Stop and think: How many times have you had to run sprints in practice to improve your speed? Now ask yourself: How many times have you run a straight line sprint during a game?
At Chip Smith Performance Systems, we train athletes to make it to the pros. Do we know how to help athletes run faster? Absolutely. That’s why guys have been coming to us for decades, and more than 1,500 of our athletes have played in the NFL.
But what keeps athletes coming back after they’ve signed big contracts is our focus on reactive, sports and position speed. Basically, we make athletes faster at performing the moves they actually perform on the field. And in every sport—from football to foosball—speed kills.
True Sports Speed
True sports speed is explosive reaction speed. You see or hear something, your brain processes it, and—BAM!—you’re moving. We help athletes develop that for their sport through a system we call M.O.R.R., which stands for Movement, Overspeed, Resistance and Reaction. The M.O.R.R. System uses a line of equipment I invented to isolate sport movements and apply resistance. It also includes techniques that train the brain to respond quickly to audible and visual cues, like it must do in game situations.
M.O.R.R. can be applied to nearly any activity—I’ve personally used it with pros and Olympians from gymnastics to badminton to table tennis—but for an example of how we put the method to work, let’s look at one of our favorite clients, perennial Pro Bowl defensive end Jared Allen.
Jared is one of the many guys who have trained with CSPS throughout his entire career. As a D-End, he must perform explosive and violent movements—like the rip, swim and sweep techniques getting off the ball. By isolating those movements, then repeating them with overspeed, resistance and reaction drills, we make him faster at what he does on Sundays.
This year, since Jared was a free agent during much of the off-season and his family was expecting a new baby, he asked my sons Tripp and Zach and me to take turns coming to Phoenix so he could train close to home. We said yes, of course. For us, Jared is family.
We started in April, when Zach and I took turns flying to Phoenix. Jared wanted to work on making his first step more explosive and increasing his hand speed—smart choices, since the battle in the trenches is often won by the first man to get his hands on the other. Here’s how M.O.R.R. helps Jared win those battles—and how the method can help athletes from any sport get better.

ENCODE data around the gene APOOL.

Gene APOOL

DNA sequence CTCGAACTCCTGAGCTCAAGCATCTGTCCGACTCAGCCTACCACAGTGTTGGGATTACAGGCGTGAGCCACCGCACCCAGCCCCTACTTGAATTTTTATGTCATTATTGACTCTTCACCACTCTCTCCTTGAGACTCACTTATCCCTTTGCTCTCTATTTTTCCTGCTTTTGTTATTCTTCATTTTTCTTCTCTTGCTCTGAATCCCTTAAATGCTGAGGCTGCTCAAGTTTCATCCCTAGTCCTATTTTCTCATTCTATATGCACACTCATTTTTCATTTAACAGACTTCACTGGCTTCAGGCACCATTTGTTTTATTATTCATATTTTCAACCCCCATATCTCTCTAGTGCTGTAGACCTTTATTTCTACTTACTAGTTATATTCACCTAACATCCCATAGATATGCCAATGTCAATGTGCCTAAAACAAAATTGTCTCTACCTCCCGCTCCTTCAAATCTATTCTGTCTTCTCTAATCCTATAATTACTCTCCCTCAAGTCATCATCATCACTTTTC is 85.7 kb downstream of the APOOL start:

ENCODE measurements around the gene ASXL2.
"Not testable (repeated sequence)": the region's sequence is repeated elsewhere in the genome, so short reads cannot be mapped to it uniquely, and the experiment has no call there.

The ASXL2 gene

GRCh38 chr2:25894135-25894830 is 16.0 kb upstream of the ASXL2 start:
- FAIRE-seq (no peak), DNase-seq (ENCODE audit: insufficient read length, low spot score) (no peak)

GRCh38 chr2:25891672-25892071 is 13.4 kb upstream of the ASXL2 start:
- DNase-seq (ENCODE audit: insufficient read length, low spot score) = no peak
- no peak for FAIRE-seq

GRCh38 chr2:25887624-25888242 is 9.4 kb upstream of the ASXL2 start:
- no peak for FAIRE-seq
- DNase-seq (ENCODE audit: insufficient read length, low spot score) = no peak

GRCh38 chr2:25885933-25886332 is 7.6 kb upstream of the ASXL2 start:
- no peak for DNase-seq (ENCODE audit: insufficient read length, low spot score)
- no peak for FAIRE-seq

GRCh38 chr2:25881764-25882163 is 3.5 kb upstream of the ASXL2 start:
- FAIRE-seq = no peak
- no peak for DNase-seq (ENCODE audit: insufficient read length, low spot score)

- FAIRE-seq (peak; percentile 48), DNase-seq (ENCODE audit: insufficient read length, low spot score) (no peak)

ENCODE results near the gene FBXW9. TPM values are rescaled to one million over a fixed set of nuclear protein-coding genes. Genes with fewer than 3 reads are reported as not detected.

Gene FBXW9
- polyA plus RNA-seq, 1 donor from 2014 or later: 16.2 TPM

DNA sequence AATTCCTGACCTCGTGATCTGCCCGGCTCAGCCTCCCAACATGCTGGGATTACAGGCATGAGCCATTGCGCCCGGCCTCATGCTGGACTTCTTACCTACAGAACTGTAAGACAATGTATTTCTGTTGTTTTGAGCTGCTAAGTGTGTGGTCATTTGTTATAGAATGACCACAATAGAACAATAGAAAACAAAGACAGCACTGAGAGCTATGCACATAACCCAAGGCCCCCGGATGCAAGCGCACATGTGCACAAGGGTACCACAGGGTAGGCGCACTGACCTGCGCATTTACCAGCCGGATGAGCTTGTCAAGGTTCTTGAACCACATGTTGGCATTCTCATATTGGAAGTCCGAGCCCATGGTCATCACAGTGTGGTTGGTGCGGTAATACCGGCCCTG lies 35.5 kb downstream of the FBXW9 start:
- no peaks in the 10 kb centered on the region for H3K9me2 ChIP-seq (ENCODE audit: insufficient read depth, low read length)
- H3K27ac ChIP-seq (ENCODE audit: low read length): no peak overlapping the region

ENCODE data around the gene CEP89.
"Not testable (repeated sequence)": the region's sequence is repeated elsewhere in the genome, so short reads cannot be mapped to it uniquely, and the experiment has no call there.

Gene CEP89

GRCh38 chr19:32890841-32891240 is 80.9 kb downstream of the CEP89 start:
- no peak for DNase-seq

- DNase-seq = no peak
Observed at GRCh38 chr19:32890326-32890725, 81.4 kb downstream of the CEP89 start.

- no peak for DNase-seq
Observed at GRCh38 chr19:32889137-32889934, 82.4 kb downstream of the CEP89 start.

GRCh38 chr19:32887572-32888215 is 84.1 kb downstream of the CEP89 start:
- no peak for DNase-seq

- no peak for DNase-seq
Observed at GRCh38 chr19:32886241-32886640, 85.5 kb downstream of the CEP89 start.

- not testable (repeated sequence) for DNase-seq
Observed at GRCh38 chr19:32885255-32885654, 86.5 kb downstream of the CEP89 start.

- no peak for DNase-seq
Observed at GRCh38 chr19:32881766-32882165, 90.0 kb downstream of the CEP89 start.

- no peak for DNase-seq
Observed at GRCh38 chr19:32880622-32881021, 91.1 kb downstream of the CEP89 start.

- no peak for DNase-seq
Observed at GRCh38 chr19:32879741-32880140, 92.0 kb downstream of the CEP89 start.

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Every session starts with a dynamic warm-up, a series of bounds, hops, skips and runs that warm up the core and get the body flexible and ready to train. Beginning with a gradual progression of dynamic movements like Jogging, Knee-Lifts and Butt Kicks (shown here), it progresses to ballistic stretches (such as Walking Groin Lunges), then moves on to Flex Runs, Skipping, and multi-directional movements like Ladder Drills.
Overspeed training is like resistance training in reverse. Whereas running against resistance (supplied by a parachute or a partner holding a band) helps you develop strength, overspeed training forces you to move faster than you otherwise could. It teaches your brain to process movement more rapidly. You should not be assisted so much that it affects your normal mechanics for the movement. You want to do the same thing you do in games, only faster, thanks to the help.
Based on our description of overspeed, you can probably guess how resistance works: somebody tries to hold you back as you move. We apply resistance to the most fundamental movements an athlete makes, such as the punch Jared needs to deliver to opposing linemen. Resistance bands tied to his waist and wrists help Jared improve his hand speed and strengthen the blows he is able to deliver. Sets and reps are done explosively (as hard and as fast as possible) for 15 to 30 seconds.
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Reaction drills are all about teaching the brain to process what you see and deliver signals to move to your body in the shortest time possible. To prepare an athlete to respond in a sport, we train his muscles to fire sooner and more explosively. Reaction drills can incorporate resistive or assistive techniques, but they must always involve audio or visual cues, and they must be repeated daily to achieve results.
In the drill above (for which we also employed resistive bands), Jared responds to a coach who is simulating a running back choosing the inside or outside hole to attack. Jared reacts by mimicking the Lateral Shuffle he would perform on the field when closing the hole and taking on a smaller, quicker and more agile running back in the backfield. Notice that Jared’s eyes are focused on the belt buckle of the running back, which facilitates the proper tackling technique he would use on the field.
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